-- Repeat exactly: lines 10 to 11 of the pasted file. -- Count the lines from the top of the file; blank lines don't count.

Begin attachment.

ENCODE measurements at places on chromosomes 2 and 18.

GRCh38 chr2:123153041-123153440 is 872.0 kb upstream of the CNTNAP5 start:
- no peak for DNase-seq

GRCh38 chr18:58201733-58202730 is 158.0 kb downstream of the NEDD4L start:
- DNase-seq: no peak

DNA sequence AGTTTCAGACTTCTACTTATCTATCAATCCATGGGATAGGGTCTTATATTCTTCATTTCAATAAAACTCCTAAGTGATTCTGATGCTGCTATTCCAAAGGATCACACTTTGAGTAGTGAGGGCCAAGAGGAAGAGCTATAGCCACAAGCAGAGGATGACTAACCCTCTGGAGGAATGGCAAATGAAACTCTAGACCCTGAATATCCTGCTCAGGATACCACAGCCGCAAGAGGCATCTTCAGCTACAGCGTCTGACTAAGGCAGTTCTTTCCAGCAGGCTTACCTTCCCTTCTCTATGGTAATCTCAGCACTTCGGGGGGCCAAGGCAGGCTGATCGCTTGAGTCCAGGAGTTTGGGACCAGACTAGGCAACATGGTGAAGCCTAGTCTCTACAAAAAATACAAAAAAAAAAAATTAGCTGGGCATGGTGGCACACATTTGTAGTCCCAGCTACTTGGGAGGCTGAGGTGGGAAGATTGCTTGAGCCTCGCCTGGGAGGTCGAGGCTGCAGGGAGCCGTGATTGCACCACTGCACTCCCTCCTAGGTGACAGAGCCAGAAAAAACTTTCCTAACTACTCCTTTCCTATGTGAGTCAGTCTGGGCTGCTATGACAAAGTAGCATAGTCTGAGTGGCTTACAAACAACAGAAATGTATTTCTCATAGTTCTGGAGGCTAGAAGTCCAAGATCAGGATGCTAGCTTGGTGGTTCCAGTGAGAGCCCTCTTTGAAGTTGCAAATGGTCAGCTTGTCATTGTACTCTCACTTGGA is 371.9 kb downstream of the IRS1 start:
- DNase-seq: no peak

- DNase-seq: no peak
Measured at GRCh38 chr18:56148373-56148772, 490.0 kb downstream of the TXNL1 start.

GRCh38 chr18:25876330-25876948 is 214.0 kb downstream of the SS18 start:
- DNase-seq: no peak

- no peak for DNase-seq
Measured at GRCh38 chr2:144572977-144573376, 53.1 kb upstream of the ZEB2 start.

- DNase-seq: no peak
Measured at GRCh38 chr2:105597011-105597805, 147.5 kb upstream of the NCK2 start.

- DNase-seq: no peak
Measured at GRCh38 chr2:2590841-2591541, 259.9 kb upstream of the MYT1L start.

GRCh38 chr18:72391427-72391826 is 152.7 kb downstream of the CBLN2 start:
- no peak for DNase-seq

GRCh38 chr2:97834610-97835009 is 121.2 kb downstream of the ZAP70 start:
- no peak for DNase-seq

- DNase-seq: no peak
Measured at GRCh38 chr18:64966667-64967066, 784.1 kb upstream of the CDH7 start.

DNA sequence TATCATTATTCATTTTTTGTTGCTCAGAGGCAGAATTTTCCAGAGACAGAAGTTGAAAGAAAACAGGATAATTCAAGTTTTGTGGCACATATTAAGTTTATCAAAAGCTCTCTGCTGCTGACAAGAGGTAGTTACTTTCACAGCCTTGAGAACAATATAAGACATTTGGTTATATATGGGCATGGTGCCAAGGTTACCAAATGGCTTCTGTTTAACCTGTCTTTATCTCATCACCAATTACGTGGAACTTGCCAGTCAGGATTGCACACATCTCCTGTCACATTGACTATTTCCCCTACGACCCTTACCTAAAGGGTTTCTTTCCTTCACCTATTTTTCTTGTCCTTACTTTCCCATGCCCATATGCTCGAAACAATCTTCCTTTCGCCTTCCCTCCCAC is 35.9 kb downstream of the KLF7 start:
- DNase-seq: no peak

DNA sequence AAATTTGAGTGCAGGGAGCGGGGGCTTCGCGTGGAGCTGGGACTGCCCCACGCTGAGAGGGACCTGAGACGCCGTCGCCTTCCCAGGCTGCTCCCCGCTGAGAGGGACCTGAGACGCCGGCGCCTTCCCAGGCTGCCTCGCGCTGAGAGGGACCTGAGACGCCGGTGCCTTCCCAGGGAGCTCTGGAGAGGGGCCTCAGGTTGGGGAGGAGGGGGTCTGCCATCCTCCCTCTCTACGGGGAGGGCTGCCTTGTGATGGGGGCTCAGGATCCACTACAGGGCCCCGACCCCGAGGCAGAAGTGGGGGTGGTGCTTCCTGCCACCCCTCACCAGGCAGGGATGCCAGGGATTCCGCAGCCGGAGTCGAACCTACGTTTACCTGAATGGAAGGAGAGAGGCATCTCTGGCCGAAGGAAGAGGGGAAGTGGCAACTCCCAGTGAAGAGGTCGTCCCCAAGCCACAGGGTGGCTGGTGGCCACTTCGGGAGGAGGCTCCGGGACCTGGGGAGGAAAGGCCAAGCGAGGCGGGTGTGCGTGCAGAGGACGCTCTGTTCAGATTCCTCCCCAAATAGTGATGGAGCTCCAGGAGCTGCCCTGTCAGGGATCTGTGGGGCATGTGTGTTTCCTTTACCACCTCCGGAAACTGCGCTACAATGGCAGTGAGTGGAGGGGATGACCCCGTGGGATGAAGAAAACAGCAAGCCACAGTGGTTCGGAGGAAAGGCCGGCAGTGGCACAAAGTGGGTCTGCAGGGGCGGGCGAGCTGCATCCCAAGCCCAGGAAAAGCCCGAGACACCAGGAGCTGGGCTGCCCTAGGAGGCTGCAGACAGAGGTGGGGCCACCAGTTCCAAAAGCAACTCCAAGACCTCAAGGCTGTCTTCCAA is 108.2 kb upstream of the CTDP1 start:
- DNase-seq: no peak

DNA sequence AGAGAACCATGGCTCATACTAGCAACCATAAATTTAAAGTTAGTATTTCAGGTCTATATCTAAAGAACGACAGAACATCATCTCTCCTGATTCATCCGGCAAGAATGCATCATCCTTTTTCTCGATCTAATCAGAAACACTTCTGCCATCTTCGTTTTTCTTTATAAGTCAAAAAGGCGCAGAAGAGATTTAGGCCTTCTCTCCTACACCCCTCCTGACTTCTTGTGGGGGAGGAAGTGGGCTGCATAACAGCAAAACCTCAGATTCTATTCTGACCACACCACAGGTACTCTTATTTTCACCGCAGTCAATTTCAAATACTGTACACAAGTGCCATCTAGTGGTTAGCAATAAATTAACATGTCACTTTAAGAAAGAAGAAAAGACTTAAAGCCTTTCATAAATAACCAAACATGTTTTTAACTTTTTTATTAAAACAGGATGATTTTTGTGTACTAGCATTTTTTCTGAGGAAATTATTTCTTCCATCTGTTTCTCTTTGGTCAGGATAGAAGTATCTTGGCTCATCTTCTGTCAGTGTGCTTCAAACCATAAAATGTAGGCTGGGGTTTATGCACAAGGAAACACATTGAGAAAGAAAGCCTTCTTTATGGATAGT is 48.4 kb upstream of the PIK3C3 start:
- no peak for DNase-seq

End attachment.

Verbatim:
GRCh38 chr18:25876330-25876948 is 214.0 kb downstream of the SS18 start:
- DNase-seq: no peak